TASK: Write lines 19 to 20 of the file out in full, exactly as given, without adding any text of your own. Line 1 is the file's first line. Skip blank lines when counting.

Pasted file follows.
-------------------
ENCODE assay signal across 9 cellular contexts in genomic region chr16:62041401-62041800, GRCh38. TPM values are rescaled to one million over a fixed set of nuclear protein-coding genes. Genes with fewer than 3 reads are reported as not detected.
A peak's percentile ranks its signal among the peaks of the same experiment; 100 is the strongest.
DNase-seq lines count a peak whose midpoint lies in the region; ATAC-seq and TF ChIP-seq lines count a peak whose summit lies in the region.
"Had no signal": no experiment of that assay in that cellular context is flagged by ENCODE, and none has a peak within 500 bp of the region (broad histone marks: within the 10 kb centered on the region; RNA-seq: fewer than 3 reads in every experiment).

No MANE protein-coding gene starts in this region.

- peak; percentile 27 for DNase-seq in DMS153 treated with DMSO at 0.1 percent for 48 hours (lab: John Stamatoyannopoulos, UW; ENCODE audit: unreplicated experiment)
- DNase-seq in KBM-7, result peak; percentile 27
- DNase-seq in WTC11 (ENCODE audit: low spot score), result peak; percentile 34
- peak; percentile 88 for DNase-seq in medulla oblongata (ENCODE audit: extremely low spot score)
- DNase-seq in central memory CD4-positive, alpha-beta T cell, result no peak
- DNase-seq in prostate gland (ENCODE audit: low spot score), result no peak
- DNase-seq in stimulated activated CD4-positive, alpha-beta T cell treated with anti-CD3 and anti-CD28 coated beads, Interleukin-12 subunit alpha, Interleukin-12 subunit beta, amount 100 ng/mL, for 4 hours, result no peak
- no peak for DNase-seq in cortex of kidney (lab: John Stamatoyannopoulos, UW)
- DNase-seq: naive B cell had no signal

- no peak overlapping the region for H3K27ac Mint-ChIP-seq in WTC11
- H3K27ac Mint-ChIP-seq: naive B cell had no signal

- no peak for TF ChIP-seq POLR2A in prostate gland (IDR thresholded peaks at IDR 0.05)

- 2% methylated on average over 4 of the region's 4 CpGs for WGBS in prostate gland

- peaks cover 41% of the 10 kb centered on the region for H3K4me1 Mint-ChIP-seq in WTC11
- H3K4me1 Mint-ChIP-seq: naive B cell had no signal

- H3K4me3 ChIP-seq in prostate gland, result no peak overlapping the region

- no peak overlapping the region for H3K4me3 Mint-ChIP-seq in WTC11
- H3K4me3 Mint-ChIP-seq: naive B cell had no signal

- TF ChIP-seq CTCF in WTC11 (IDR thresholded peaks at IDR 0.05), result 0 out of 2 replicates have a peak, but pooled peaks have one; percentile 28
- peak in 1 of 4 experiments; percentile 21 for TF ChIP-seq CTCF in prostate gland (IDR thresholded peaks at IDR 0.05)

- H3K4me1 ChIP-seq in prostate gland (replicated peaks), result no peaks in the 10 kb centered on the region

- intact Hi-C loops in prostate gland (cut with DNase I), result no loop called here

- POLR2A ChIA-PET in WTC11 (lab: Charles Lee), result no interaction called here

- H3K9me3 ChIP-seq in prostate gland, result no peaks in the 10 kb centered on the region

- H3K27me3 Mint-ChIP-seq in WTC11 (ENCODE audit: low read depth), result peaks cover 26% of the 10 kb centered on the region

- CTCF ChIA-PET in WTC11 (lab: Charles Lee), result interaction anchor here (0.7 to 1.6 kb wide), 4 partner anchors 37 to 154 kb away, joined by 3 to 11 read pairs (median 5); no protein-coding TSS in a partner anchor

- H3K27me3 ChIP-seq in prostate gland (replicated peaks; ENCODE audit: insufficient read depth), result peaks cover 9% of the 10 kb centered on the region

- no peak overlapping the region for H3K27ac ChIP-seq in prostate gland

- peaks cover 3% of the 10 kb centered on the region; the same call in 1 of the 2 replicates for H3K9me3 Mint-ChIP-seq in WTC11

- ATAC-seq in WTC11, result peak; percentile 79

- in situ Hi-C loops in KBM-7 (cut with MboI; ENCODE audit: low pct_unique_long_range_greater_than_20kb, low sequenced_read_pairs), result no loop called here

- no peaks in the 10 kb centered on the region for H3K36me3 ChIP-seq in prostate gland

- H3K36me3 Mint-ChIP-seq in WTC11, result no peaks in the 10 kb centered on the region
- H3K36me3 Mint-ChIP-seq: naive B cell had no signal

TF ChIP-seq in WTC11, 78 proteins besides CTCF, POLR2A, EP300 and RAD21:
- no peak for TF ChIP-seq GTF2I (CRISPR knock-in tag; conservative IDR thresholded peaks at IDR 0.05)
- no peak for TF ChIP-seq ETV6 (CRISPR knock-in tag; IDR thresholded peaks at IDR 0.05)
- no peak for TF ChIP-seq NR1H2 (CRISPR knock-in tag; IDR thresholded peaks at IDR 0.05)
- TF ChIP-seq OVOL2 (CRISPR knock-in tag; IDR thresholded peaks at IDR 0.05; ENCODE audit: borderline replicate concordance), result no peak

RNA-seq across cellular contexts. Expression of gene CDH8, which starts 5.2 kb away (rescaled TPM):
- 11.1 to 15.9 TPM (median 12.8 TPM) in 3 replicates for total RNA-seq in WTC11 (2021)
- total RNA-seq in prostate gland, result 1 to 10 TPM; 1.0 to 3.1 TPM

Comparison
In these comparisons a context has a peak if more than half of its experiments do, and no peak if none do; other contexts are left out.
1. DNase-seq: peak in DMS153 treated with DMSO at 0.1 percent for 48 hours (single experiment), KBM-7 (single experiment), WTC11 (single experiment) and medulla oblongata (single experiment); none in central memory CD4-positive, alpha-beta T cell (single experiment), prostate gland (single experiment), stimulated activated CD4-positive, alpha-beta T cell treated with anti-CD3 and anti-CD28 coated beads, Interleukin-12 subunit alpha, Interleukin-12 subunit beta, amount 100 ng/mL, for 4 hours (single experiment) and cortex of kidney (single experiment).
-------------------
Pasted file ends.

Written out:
- peaks cover 41% of the 10 kb centered on the region for H3K4me1 Mint-ChIP-seq in WTC11
- H3K4me1 Mint-ChIP-seq: naive B cell had no signal